People are elusive, but you can always find them. The internet may have stolen our souls and taken our time, but in return it gives you instant access to the little minutiae that make up people’s lives.
The other day, I was covering a city meeting about green space in Chicago’s Little Village neighborhood. Abandoned railroad tracks, empty lots, forgotten bridges, the space around Cook County jail- such was the hood’s potential for “green.”
I needed to get in touch with the city girl who had the visual component for my story…a photo of the jail with some tree scratchings around it, a bike path drawn through urban decay, little hand-drawn humans gathered near the industrial, indestructible Chicago river.
She had given me her name but not much else, and so I plugged that into that great answerer of all questions asked called the internet.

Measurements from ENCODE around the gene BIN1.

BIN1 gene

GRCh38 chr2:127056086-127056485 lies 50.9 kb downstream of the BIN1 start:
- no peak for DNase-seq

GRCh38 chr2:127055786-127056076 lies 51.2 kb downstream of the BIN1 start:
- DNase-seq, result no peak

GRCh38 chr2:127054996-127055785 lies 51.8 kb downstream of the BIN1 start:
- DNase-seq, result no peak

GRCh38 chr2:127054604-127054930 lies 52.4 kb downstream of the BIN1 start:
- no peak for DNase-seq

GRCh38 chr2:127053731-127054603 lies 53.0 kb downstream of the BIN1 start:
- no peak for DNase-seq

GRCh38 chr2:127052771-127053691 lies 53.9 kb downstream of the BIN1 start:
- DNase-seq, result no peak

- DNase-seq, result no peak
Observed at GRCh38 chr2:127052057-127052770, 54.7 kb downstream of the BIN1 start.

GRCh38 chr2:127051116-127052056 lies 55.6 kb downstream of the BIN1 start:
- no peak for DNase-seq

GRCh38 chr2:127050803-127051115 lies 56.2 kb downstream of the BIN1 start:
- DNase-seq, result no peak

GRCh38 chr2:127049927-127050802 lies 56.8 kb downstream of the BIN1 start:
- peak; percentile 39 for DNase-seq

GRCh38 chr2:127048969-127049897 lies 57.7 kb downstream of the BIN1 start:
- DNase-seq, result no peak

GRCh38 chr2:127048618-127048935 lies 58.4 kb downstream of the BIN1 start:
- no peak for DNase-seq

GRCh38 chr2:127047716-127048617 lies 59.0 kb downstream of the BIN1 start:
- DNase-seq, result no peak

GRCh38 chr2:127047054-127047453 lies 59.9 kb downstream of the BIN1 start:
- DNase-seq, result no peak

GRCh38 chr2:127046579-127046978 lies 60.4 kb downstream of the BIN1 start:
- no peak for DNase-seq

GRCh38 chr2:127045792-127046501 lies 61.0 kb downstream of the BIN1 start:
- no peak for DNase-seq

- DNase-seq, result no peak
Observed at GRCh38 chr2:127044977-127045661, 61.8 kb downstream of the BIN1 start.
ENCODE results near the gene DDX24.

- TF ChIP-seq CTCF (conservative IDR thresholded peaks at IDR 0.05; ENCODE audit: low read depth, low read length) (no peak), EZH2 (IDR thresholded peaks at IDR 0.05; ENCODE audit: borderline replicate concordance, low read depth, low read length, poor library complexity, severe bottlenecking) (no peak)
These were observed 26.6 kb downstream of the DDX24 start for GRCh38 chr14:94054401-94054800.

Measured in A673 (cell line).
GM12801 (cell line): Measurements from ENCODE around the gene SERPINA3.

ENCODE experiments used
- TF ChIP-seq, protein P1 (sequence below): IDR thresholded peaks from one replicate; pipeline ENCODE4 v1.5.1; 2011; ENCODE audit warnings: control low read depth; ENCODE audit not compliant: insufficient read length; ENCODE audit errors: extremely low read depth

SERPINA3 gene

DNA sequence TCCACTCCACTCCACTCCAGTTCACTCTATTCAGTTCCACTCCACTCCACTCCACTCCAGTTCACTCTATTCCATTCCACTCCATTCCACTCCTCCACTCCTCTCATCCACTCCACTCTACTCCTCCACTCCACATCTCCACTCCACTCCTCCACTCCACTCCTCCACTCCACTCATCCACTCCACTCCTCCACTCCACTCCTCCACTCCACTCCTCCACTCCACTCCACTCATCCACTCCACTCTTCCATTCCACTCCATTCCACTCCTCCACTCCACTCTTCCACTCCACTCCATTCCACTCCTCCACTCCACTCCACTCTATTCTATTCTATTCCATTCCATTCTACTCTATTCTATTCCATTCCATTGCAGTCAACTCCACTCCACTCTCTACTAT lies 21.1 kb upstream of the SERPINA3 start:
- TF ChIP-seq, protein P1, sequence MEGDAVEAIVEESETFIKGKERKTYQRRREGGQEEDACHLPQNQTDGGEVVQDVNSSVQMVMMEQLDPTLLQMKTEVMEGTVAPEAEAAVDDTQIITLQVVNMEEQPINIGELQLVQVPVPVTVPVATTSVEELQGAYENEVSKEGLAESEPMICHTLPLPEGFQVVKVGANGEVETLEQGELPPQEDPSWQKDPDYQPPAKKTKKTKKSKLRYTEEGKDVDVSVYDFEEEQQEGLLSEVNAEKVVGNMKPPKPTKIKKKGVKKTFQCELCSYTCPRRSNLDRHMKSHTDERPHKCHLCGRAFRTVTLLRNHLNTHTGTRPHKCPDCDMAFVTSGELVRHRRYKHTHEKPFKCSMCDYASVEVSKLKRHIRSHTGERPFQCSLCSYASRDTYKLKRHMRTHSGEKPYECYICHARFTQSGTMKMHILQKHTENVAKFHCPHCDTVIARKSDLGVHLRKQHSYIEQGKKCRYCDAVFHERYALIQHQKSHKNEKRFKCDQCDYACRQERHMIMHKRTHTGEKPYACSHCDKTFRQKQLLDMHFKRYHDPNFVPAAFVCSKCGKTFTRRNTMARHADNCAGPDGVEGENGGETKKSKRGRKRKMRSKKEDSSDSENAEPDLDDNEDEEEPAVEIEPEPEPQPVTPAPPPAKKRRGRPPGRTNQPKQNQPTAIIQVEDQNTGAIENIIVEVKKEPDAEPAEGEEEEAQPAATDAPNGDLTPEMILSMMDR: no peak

I found her, but as the internet has a habit of doing, I also found other, less city-related items, like her sister’s obituary from 2010.
Her sister, dead at 28 for no reason given in the obit, was born in Evanston, died at Rush University Medical Center in Chicago. She finished high school and college and was a cheerleader through both of those. She went to church. Instead of flowers, the family requests donations to a fund in her name, which by my watch implies anticipated death, struggle, pain and immense sorrow. Her sister, the girl I was looking for, is her only sibling.
"So very sorry for the loss of a young flower," one woman writes. "She was needed elsewhere."
The alive sister, now an only child, has short red hair, injected and interrupted by carefully placed streaks of blonde. When we talked, she said she felt strongly that the Cook County jail should be the first “greenified” thing. That trees and sidewalks were needed there more than other places.
When she had gone there to survey the area, she said she saw a woman struggling to push a baby carriage through the grass.
Just horrible, she said. Something had to be done.